At his cryptic best, David wraps up the Dekalog with this, number 10.
But fear not! There may well be more to come.
If you ever get the chance to work in the booth at the Committee of Regions the first thing you'll notice is that there are TV screens everywhere. If you look at the ceiling you'll see pods protruding unobtrusively from the ceiling. When someone switches on their microphone these Doctor Who-like contraptions home in on them and you have a perfect view on your monitor. Except of course that people play around with their controls so when you're trying to work suddenly you get a shot of someone looking sheepish and frantically trying to undo. When I have a TV on in front of me I instinctively make myself comfortable and the word beer immediately suggests itself. Then I go into couch potato mode and start noticing things. I have Prosto w Oczy on in the top right quadrant of my screen this minute. Monika Olejnik is interviewing Kazimierz Marcinkiewicz on http://ww2.tvp.pl He's very easy to understand, he smiles a lot and has a very expressive face, he does funny voices and then goes back into his gravitas thing. She follows a line of questioning. You can tell from the body language. Three or four questions go in the same direction then she changes her posture either because she's run into a brick wall or because she's winkled something out of her interlocutor and wants to move swiftly on. In the CoR I always switch off the screen because I find it a terrible distraction. Even now I'm not really paying attention. I'm writing this in Word in the bottom right-hand quadrant and the text of the interview takes up the rest of the screen on the left. Something else I find difficult is when I'm sitting at a table with Polish friends and I'm in passive listening mode but no, they don't like you to just sit there like a wally dug. Every so often they wake you up by saying things like odezwij sie! (say something!) or zgodz sie! (say something!) or Halo, ptasie radio! (say something!). When you've been at a language for a while it's just a matter of flipping a switch and you understand everything perfectly. It's an illusion to think that after several years of reading the texts of interviews, annotating the margins of your books and walking around with a newspaper under your arm what you need to really understand is more reading matter. Obviously what you need is some way of snapping out of pot plant mode. Funnily enough just reading the transcript isn't enough because you just read it. You can be sitting there looking at the images without understanding and you can then turn your attention to the transcript and forget that it's in lock step with the talking heads. The two activities must occur in different parts of the brain. If you're working, especially in plenary, you sometimes get a speech handed into the booth just before the speaker launches forth. If you're lucky you'll have had time to read it through to the end and then translating it is easy as pie. If you only got half way through everything goes swimmingly until you get to that section and then suddenly you lose the ground under your feet. I'm sorry if this has been all around the houses but I've been looking for ways to understand something I'm listening to as if I was reading it. It doesn't seem to be something natural because you can't just think about it. It can't just be Polish because I have other languages and they can be going like the clappers on a subject I know next to nothing about and I get the gist. The difference is that I've been doing that for years. When it gets really hectic I close my eyes. Here as well that technique works. For some strange reason people think that looking at the guy will help or that reading what they're saying will help but actually blocking out both things produces far superior results. But there are other things you can do. Monika and Kazimierz are still going at it hammer and tongs but I've maximised a little section from another interview, with Roman Giertych.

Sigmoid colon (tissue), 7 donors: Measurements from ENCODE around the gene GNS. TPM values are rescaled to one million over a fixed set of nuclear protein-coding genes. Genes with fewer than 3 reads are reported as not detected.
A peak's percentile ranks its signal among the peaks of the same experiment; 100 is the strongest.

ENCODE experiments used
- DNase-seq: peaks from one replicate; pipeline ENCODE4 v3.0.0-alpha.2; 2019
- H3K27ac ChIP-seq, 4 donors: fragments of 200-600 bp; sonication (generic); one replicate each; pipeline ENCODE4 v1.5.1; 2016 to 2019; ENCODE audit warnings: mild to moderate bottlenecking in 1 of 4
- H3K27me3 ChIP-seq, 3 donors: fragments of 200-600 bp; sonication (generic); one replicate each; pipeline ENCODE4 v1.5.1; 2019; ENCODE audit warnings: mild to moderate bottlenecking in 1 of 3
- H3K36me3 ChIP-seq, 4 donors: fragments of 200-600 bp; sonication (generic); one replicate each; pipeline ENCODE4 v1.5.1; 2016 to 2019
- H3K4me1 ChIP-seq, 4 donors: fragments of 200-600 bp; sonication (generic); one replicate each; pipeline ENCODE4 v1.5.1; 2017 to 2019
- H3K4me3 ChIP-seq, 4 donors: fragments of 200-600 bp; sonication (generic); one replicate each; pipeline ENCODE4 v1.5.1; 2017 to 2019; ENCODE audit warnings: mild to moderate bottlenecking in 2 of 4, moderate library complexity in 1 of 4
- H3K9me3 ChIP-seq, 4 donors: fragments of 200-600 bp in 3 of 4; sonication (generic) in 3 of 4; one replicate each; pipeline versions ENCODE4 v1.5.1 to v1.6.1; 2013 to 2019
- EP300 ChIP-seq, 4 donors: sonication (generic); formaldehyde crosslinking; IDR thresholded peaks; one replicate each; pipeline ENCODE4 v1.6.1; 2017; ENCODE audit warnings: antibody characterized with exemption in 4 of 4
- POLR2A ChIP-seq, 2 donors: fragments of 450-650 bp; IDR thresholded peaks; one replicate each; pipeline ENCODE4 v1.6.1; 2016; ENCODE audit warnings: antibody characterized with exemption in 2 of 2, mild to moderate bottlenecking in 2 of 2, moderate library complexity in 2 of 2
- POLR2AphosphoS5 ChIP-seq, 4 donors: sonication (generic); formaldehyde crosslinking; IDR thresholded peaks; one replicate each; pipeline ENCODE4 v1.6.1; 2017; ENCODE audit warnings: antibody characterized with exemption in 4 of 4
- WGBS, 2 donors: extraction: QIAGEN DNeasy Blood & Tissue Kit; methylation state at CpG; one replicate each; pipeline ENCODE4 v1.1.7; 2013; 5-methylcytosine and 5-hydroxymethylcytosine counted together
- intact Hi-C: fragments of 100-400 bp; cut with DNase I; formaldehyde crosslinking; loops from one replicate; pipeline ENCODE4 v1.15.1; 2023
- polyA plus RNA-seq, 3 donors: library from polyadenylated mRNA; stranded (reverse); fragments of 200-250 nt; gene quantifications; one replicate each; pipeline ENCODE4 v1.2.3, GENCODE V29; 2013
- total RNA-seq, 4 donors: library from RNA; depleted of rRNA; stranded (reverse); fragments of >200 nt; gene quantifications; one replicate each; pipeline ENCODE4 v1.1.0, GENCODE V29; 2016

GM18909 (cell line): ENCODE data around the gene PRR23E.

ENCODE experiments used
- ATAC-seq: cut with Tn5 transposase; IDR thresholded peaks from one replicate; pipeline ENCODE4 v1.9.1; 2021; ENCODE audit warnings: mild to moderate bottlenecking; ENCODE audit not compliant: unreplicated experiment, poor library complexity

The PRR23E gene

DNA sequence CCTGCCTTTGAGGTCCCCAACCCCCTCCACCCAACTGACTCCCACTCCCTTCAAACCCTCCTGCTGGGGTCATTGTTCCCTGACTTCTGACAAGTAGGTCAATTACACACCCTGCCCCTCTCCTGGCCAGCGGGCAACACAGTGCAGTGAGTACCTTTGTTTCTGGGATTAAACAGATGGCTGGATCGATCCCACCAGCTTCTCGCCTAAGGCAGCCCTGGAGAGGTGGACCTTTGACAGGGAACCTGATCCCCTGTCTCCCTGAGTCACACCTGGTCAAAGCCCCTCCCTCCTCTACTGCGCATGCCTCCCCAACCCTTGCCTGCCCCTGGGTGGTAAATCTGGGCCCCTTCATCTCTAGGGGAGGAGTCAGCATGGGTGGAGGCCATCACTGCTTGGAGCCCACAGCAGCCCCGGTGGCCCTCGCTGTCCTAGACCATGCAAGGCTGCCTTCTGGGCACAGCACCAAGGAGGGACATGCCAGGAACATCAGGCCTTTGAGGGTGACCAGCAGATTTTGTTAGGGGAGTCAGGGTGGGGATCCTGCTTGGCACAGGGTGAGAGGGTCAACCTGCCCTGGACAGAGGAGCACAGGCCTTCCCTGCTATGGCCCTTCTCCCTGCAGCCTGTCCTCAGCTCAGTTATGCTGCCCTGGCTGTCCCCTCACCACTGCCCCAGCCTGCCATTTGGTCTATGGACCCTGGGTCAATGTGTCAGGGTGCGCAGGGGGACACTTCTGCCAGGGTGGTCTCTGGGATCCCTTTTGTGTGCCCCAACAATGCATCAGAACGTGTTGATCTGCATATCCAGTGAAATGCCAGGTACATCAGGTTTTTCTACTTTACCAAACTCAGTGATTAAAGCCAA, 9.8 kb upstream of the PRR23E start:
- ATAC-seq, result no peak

What would happen if you had been reading something in English?
This is taken from John Prescott’s speech to conference this year:
If my head was a pumpkin with a clock face at the equator like Dali’s watch then when I read Prescott it all happens at ten o’clock, somewhere near Seattle (especially the words but I looked at the small print), but when I read the Polish excerpt (especially the nie ³amaæ dla jakiœ tam wzglêdów koniunkturalnych bit), it’s somewhere else, two o’clock or thereabouts, east of Germany). If I was doing it in English I would take lines from The Journey of the Magi by T.S.Eliot
I carry little bits of poetry around with me but for some reason I’ve never memorised a poem in Polish. If I wanted to remind myself where Polish was I would learn Slowka by Szymborska:
Not the whole thing, just the bit about the walrus herders.
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